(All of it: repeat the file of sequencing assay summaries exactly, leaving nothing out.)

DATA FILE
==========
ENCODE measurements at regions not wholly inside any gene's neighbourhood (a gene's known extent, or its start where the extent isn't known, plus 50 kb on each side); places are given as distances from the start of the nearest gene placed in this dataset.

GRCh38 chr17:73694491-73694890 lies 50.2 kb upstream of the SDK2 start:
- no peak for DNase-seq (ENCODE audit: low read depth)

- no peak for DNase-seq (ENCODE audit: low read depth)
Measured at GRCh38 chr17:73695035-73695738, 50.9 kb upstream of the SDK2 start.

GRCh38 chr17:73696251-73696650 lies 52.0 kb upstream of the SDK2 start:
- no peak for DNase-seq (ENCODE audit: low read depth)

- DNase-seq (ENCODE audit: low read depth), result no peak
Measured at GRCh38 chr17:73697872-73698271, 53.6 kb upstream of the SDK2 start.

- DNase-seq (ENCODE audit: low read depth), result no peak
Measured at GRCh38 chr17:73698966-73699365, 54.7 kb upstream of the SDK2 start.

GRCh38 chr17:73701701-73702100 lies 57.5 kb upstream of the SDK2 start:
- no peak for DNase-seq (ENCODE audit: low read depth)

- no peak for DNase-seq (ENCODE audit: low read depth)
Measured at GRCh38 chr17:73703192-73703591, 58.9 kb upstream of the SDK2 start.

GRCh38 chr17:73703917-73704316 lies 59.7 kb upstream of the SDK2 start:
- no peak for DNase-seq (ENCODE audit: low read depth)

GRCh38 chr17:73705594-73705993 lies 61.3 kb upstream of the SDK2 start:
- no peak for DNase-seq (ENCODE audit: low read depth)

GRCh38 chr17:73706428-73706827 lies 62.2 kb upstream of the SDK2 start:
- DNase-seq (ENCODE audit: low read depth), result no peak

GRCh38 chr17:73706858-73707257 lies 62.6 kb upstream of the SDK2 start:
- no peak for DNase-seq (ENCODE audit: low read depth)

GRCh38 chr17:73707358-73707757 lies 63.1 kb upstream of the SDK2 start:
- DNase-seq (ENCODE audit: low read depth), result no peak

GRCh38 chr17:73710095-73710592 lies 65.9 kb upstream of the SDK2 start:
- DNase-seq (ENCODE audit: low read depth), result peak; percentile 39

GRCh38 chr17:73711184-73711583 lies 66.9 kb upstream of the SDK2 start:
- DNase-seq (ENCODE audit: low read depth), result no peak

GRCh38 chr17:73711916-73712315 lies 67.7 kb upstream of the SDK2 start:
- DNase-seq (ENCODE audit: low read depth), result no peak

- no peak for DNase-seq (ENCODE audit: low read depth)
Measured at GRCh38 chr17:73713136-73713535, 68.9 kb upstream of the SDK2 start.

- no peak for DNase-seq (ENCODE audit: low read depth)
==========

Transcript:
ENCODE measurements at regions not wholly inside any gene's neighbourhood (a gene's known extent, or its start where the extent isn't known, plus 50 kb on each side); places are given as distances from the start of the nearest gene placed in this dataset.

GRCh38 chr17:73694491-73694890 lies 50.2 kb upstream of the SDK2 start:
- no peak for DNase-seq (ENCODE audit: low read depth)

- no peak for DNase-seq (ENCODE audit: low read depth)
Measured at GRCh38 chr17:73695035-73695738, 50.9 kb upstream of the SDK2 start.

GRCh38 chr17:73696251-73696650 lies 52.0 kb upstream of the SDK2 start:
- no peak for DNase-seq (ENCODE audit: low read depth)

- DNase-seq (ENCODE audit: low read depth), result no peak
Measured at GRCh38 chr17:73697872-73698271, 53.6 kb upstream of the SDK2 start.

- DNase-seq (ENCODE audit: low read depth), result no peak
Measured at GRCh38 chr17:73698966-73699365, 54.7 kb upstream of the SDK2 start.

GRCh38 chr17:73701701-73702100 lies 57.5 kb upstream of the SDK2 start:
- no peak for DNase-seq (ENCODE audit: low read depth)

- no peak for DNase-seq (ENCODE audit: low read depth)
Measured at GRCh38 chr17:73703192-73703591, 58.9 kb upstream of the SDK2 start.

GRCh38 chr17:73703917-73704316 lies 59.7 kb upstream of the SDK2 start:
- no peak for DNase-seq (ENCODE audit: low read depth)

GRCh38 chr17:73705594-73705993 lies 61.3 kb upstream of the SDK2 start:
- no peak for DNase-seq (ENCODE audit: low read depth)

GRCh38 chr17:73706428-73706827 lies 62.2 kb upstream of the SDK2 start:
- DNase-seq (ENCODE audit: low read depth), result no peak

GRCh38 chr17:73706858-73707257 lies 62.6 kb upstream of the SDK2 start:
- no peak for DNase-seq (ENCODE audit: low read depth)

GRCh38 chr17:73707358-73707757 lies 63.1 kb upstream of the SDK2 start:
- DNase-seq (ENCODE audit: low read depth), result no peak

GRCh38 chr17:73710095-73710592 lies 65.9 kb upstream of the SDK2 start:
- DNase-seq (ENCODE audit: low read depth), result peak; percentile 39

GRCh38 chr17:73711184-73711583 lies 66.9 kb upstream of the SDK2 start:
- DNase-seq (ENCODE audit: low read depth), result no peak

GRCh38 chr17:73711916-73712315 lies 67.7 kb upstream of the SDK2 start:
- DNase-seq (ENCODE audit: low read depth), result no peak

- no peak for DNase-seq (ENCODE audit: low read depth)
Measured at GRCh38 chr17:73713136-73713535, 68.9 kb upstream of the SDK2 start.

- no peak for DNase-seq (ENCODE audit: low read depth)